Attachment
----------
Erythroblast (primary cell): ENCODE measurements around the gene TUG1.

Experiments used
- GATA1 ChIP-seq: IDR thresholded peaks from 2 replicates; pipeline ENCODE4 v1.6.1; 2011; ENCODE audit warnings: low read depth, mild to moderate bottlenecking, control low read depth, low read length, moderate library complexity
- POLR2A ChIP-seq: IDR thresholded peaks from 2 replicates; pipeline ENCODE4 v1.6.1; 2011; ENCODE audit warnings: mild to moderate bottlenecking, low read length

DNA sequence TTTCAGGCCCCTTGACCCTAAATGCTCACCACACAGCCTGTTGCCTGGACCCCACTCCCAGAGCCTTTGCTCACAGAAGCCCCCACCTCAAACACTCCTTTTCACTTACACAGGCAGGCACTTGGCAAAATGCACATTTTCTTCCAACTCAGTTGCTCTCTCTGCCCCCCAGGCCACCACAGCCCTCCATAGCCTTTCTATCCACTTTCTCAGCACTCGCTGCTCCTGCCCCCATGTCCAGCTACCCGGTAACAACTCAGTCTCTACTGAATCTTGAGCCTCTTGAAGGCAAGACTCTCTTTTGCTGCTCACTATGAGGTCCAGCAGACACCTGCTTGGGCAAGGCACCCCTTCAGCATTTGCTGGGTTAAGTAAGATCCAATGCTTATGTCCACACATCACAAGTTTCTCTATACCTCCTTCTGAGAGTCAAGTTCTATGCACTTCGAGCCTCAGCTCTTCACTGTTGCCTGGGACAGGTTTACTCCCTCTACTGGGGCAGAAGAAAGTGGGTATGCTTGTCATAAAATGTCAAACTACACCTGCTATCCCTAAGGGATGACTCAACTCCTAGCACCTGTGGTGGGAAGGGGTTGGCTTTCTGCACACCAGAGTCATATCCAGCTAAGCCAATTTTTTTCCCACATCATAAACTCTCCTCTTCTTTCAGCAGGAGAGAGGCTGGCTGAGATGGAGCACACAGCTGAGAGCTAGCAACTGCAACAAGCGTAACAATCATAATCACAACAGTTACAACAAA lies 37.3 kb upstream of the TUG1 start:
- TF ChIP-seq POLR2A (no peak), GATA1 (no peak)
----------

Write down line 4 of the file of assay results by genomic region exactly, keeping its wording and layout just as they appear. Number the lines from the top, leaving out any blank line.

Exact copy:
- POLR2A ChIP-seq: IDR thresholded peaks from 2 replicates; pipeline ENCODE4 v1.6.1; 2011; ENCODE audit warnings: mild to moderate bottlenecking, low read length